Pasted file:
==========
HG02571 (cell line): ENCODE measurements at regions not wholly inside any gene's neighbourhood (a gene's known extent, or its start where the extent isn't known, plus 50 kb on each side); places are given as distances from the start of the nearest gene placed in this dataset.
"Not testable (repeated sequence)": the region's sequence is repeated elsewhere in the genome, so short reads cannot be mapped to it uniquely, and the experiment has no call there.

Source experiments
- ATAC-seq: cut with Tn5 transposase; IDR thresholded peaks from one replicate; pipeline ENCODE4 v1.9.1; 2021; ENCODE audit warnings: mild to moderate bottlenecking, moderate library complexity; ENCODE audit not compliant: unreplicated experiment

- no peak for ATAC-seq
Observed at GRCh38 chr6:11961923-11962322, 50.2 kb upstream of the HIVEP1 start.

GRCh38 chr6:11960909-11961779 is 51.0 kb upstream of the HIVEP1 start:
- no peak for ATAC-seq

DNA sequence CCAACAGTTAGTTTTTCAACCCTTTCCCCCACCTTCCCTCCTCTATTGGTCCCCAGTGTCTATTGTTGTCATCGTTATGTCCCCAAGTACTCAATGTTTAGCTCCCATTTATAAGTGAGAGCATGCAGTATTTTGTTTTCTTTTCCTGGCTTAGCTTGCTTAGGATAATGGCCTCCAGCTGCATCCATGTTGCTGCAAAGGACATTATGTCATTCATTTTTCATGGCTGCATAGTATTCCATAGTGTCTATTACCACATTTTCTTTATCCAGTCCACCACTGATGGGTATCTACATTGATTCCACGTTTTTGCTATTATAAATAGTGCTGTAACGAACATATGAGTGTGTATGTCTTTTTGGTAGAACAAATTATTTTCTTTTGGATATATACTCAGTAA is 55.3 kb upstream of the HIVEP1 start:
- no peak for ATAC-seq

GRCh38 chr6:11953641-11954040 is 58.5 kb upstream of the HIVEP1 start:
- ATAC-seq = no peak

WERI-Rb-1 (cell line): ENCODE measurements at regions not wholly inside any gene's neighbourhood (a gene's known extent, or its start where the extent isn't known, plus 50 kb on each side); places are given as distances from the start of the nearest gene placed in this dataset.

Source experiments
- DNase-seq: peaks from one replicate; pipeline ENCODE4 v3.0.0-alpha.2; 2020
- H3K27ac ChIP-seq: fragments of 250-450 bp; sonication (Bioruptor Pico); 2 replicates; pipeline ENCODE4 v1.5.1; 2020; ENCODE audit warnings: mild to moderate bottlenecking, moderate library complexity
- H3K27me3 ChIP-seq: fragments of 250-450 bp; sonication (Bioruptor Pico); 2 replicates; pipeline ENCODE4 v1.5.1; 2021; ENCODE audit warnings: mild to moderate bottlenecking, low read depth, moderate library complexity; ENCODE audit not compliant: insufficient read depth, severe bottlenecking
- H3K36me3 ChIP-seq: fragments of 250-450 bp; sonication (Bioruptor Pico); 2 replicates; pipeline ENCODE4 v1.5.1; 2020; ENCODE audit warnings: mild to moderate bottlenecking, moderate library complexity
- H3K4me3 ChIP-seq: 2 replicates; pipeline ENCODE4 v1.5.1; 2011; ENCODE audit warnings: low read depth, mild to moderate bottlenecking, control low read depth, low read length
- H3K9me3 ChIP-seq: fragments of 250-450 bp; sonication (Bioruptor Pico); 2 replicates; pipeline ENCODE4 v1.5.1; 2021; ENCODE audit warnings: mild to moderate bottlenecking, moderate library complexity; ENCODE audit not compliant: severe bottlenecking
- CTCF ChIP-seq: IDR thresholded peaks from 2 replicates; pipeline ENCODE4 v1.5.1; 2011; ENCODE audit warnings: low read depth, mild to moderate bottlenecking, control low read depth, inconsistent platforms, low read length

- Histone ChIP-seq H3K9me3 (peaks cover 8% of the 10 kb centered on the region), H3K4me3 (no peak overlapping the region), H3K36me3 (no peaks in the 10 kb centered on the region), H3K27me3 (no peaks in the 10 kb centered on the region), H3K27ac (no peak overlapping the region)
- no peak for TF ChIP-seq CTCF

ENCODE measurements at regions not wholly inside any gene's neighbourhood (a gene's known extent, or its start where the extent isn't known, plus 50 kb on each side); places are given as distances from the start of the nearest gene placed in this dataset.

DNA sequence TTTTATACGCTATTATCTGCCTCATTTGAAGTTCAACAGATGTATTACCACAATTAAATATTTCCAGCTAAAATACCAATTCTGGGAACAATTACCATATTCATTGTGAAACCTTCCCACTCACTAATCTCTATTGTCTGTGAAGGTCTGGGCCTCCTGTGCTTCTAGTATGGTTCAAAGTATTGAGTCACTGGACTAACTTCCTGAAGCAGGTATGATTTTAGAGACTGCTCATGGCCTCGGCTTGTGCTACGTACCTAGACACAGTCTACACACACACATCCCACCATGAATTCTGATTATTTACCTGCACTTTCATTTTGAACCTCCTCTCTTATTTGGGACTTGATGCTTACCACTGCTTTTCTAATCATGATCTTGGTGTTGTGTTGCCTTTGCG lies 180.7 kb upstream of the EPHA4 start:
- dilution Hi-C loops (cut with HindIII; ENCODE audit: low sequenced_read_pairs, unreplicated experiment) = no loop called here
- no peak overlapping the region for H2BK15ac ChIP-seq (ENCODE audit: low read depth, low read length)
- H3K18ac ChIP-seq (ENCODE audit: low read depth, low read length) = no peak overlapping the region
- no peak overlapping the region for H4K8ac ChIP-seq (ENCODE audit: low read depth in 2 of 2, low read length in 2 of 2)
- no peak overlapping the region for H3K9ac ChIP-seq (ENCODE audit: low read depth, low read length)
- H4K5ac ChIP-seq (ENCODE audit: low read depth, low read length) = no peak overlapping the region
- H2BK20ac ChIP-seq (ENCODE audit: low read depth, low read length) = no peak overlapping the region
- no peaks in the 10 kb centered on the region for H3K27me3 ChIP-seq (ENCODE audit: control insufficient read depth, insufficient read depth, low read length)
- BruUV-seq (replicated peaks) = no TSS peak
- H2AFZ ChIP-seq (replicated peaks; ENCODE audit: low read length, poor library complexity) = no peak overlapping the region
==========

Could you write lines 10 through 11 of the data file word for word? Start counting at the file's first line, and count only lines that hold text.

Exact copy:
- no peak for ATAC-seq

GRCh38 chr6:11953641-11954040 is 58.5 kb upstream of the HIVEP1 start: